In 1991 about 4 million hectares of forest remained in Algeria
according to official estimates, but most experts thought that
reality fell far short of that figure. The area covered by forests
had been dwindling for decades despite government efforts to increase
wooded acreage and prevent the erosion of cultivable land. The
1985-89 plan included a project to reforest 364,000 hectares.
An earlier twenty-year project begun in 1975 had initiated the
construction of a 1,500-kilometer-long green barrier (barrage
vert) of forest along the northern edge of the Sahara from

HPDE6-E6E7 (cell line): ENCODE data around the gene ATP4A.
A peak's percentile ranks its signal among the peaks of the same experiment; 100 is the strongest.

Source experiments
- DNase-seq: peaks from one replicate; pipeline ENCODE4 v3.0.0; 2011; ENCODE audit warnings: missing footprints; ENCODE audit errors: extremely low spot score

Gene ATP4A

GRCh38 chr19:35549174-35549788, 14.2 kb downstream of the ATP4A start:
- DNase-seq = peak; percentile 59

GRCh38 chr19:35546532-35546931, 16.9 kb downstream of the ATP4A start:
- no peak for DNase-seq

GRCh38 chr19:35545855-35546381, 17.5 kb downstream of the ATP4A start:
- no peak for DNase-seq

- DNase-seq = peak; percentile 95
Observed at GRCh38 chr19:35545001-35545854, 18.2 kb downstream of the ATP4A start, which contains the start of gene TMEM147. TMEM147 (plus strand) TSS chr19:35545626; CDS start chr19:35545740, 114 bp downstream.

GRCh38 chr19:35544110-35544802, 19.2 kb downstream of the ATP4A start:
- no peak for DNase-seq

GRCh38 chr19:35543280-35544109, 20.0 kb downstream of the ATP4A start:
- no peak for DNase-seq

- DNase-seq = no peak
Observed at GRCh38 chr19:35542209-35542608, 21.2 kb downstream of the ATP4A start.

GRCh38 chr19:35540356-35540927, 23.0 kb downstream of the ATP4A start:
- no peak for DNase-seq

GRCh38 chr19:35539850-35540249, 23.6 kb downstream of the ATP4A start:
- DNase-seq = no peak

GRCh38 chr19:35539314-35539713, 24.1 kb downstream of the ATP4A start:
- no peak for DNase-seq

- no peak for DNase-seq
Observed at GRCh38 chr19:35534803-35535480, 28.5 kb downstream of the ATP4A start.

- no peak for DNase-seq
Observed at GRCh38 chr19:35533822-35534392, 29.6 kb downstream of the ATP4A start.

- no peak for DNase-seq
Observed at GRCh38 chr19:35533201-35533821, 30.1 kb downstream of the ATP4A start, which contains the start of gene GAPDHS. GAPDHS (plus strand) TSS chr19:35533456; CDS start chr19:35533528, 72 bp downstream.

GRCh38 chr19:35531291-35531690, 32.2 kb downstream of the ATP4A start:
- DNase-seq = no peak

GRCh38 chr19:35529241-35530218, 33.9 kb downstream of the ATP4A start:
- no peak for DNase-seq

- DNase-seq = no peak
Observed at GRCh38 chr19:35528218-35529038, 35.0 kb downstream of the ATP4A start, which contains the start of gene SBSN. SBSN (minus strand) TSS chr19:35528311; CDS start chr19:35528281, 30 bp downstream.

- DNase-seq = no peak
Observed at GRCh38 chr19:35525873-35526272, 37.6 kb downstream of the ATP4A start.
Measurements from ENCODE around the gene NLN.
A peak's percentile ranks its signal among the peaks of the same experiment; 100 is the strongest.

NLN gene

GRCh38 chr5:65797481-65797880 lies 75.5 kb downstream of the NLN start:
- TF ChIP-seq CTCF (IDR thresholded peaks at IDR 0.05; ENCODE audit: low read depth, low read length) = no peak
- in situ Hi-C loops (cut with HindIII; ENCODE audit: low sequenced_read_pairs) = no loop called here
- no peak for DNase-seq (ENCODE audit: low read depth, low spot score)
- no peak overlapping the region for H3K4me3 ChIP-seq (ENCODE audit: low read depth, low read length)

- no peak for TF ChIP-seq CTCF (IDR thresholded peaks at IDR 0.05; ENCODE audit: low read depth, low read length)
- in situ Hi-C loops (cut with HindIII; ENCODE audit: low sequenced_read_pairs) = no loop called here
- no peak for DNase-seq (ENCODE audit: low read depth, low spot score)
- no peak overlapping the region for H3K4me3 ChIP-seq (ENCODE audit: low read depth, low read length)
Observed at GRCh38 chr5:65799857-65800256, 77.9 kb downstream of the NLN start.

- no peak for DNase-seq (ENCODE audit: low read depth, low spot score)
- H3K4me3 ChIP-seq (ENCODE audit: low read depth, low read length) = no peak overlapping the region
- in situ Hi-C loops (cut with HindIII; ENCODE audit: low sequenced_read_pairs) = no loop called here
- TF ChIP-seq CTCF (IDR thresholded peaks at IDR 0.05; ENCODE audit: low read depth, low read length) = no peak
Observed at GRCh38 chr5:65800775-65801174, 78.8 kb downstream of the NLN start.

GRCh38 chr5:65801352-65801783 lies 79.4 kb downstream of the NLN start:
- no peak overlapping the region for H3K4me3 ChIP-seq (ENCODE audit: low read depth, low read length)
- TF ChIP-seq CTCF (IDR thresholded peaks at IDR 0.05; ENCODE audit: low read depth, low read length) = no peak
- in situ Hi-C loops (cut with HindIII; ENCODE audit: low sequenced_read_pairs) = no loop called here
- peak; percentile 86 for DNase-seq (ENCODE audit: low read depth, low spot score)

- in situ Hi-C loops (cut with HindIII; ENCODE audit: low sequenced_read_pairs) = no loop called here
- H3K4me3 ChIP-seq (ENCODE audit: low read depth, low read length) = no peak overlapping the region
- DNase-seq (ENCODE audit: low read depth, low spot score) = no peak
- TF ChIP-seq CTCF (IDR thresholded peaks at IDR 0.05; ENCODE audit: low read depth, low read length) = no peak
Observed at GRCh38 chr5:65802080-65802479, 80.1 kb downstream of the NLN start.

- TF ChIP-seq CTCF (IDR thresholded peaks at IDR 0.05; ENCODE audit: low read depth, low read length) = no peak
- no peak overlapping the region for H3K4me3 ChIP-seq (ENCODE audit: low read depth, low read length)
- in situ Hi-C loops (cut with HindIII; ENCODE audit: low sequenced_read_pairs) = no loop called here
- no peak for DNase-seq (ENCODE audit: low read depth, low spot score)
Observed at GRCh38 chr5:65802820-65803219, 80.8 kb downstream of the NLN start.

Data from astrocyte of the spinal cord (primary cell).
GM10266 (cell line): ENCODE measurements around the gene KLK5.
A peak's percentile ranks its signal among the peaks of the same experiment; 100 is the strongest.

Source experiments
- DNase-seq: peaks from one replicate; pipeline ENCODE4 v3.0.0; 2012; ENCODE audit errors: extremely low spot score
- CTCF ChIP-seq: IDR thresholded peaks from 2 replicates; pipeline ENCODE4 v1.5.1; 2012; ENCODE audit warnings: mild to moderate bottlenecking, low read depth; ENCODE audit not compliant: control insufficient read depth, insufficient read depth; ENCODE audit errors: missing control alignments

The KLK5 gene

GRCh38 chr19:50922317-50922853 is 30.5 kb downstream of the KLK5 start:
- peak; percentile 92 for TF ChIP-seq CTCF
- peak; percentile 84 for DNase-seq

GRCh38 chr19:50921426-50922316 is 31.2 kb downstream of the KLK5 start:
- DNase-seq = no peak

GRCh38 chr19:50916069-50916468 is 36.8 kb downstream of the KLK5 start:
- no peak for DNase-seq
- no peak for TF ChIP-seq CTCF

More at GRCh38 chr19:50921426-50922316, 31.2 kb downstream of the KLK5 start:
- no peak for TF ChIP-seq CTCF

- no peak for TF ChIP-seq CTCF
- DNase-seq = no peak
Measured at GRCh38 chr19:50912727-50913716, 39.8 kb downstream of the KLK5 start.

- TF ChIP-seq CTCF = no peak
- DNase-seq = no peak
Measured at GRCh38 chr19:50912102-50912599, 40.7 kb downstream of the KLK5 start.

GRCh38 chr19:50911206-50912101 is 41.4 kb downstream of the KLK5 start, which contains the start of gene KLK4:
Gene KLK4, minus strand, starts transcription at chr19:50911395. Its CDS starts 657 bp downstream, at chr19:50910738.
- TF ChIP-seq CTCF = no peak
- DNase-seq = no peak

Morocco to Tunisia. Although the project managed in theory to
increase the total forest area by 10 percent annually, the percentage
being swallowed up by the desert and by sheep grazing was greater.
A state monopoly, the National Association of Cork and Wood Industries
(Société Nationale des Industries des Lièges et du Bois), operated
the timber industry. The industry processed more than 300,000
cubic meters of wood and cork in 1991. Algeria ranked third in
world cork production, after Spain and Portugal.
Data as of December 1993